Push for more women in politics

Taing Vida / Khmer Times No Comments Share:
Thida Khus and Ung Chansophea speak to Khmer Times COO Kay Kimsong. KT/Chor Sokunthea

Women’s rights group SILAKA yesterday said progress has been slow to promote more women into decision-making positions within the government.

In a discussion organised by Khmer Times and titled “Role of Women in Politics”, SILAKA executive director Thida Khus said women remain under-represented in parliament and most have been removed from decision-making positions at both national and local levels.

Ms Khus said political parties claim to support women, but often overlook them for positions.

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She said women candidates are often placed lower on party lists and hold only a limited number of leadership and decision-making positions.

“It’s become a habit. Men are likely to listen to each other. It happens in both the public and private sectors,” Ms Khus said. “A woman failed to receive recognition although she worked hard to support political parties.”

Ung Chansophea, Civil Society Alliance Forum board member, said most Cambodian families are unlikely to encourage women to participate in politics because of beliefs that women should be housewives.

For this reason, women lack confidence to take on roles in formal political institutions, Ms Chansophea said.

“Sometimes, women don’t even trust themselves – they dare not make decisions,” Ms Chansophea said. “They are hesitant and more reliant on men for decision making.”

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Ms Khus said women have certain advantages when it comes to campaigning, organising and leading, but fear would often prevent them from contesting elections and participating in politics.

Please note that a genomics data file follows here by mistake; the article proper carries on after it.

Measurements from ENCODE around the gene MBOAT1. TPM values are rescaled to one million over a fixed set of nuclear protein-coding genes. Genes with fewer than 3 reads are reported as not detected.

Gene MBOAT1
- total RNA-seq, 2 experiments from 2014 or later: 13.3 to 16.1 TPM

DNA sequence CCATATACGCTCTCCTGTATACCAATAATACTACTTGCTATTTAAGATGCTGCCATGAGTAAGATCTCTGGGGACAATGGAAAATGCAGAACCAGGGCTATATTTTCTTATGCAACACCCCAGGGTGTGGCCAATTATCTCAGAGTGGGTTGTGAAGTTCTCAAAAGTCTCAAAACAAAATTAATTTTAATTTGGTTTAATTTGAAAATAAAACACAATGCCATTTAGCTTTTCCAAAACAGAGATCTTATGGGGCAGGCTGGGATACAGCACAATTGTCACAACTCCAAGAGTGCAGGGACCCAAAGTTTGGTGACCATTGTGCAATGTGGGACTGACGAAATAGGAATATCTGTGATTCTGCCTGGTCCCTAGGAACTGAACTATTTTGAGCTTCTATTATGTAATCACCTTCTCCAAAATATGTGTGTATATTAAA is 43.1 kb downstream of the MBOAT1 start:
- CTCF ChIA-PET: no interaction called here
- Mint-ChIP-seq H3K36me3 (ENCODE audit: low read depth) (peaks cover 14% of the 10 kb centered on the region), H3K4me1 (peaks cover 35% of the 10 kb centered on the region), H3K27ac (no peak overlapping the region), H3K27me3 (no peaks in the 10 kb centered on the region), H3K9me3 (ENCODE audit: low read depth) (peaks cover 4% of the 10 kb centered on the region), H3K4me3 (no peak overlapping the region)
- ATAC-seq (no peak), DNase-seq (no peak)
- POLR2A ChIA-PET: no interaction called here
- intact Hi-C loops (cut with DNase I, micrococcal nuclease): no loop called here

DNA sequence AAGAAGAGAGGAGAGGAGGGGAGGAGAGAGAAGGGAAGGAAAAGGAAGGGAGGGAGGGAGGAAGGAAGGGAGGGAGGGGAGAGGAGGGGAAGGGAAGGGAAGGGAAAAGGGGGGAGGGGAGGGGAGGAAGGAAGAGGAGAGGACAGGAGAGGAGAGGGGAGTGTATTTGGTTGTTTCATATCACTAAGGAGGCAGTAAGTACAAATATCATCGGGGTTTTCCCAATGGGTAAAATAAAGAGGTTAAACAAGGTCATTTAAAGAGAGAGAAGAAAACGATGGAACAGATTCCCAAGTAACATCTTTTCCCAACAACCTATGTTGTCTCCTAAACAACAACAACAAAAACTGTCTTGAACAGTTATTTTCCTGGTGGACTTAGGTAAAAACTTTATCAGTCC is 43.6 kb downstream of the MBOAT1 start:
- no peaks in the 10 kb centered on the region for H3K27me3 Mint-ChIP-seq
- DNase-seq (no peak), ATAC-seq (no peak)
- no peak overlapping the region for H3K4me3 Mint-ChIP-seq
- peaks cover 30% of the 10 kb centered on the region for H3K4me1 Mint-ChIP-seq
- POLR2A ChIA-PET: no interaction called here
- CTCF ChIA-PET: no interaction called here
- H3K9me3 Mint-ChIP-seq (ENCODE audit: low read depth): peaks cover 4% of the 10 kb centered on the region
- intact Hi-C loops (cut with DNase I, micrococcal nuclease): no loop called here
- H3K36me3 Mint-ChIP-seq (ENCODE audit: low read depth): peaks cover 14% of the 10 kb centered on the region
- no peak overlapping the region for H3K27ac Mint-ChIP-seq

“This is why women need strong support from society and family members,” she said. “They need a good education in order to participate in politics.”

Gender inequality also remains a crucial issue in Cambodia despite the country’s economic growth and social and political developments, Ms Khus said, noting that women are granted the same political rights as men in the constitution.

“It’s not that women are incompetent, it’s that they do not understand [their rights]. They are shy when asking for the right role,” she said. “Recently, the situation has improved, more women are starting to make demands and express themselves.”

Ms Chansophea said that in some families, women tend to give decision making to men. She said that women should be empowered.

“I think women should not wait for other people to encourage them to get into politics, they should step in and involve themselves,” Ms Chansophea said. “I’m speaking of this because I used to be one of them. But I have changed and I overcame.”

The National Democratic Institute reported in 2017 that only three out of 29 cabinet ministers were women, while only one woman became provincial governor.

The report said women make up only 20 percent of National Assembly members, which is below Cambodia’s Sustainable Development Goals.

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